If Roe v. Wade is overturned, what will Indiana do?
It doesn’t take a legal or political scholar to tell you the Hoosier state would see abortion restrictions if the U.S. Supreme Court overturns Roe v. Wade.
Ind. (WPTA and WTHR) - With Indiana having a Republican majority in the legislature--it doesn’t take a legal or political scholar to tell you the Hoosier state would see abortion restrictions if the U.S. Supreme Court overturns Roe v. Wade.
But how far would those restrictions go?
“I think whether that means very restrictive or completely illegal is going to depend frankly [on] the dynamics within the state Republican Party, which controls all parts of state government,” said Steve Sanders, a professor at IU Maurer School of Law.
Senate President Pro Tem Rodric Bray, a Martinsville Republican, told WPTA affiliate WTHR that the U.S. Supreme Court really does appear poised to overturn Roe v. Wade:
“It is good news and suggests Indiana will be in a position to improve our record as a strong defender of life. It is premature to say exactly what legislation could look like, given that nothing is final until the actual ruling is handed down, but we will continue watching this issue closely and be ready to act to improve protections for life.”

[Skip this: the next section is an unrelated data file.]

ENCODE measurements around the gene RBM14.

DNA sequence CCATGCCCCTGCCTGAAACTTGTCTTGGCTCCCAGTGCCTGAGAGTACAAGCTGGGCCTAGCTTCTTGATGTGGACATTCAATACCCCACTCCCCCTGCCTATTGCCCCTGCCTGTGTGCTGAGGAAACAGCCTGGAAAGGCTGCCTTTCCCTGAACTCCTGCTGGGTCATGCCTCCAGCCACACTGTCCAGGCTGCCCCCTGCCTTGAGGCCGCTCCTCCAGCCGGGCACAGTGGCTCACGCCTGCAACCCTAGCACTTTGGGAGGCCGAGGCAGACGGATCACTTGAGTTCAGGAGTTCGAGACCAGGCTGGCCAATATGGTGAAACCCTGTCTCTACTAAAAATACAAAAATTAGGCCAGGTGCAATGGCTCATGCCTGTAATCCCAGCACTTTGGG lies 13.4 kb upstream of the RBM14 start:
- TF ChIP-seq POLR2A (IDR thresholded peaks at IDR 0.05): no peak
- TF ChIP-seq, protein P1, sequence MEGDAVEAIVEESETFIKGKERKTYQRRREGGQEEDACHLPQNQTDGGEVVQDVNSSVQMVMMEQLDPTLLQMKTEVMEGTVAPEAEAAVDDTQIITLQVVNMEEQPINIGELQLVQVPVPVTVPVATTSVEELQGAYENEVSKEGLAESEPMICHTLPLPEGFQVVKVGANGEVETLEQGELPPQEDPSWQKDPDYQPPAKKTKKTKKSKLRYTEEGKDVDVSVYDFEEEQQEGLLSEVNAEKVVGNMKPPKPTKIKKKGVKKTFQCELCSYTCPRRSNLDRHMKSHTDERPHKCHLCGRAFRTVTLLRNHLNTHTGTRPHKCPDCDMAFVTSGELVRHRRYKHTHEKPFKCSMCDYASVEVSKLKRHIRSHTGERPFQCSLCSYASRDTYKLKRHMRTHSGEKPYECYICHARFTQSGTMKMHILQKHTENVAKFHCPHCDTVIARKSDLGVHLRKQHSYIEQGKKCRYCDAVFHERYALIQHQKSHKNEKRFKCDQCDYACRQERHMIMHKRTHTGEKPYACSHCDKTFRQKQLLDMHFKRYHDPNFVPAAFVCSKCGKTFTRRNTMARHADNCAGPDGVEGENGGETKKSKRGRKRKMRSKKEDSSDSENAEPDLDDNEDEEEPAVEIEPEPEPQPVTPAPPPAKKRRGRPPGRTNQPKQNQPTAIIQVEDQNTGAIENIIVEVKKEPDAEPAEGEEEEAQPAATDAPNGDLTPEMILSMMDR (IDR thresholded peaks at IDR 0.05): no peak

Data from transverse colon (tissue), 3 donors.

WPTA reported in March that Hoosier Republicans in both the House and Senate wrote a letter to Governor Holcomb, asking him to call them back into session if the U.S. supreme court rules against all or part of Roe v. Wade.
“As a state that recognizes that life is a precious gift that should never be neglected, it is our desire that you, as the Governor of Indiana, ensure those values are upheld without delay,” the letter reads.
And a pro-abortion rights think tank includes Indiana in a list of 26 states that are either “certain or likely” to ban abortion if overturned by the high court.
“This would be an interesting test of Gov. Holcomb, who has shown some willingness to stand up and defy the most conservative members of his party on some issues,” Sanders said.
For now, Holcomb won’t say what he’ll do.
“Before further commenting on a leaked draft document out of the Supreme Court, like the rest of the country, I’ll wait to review the official and final decision they release on the matter in the few weeks and months ahead,” Holcomb said in a statement released by his office.
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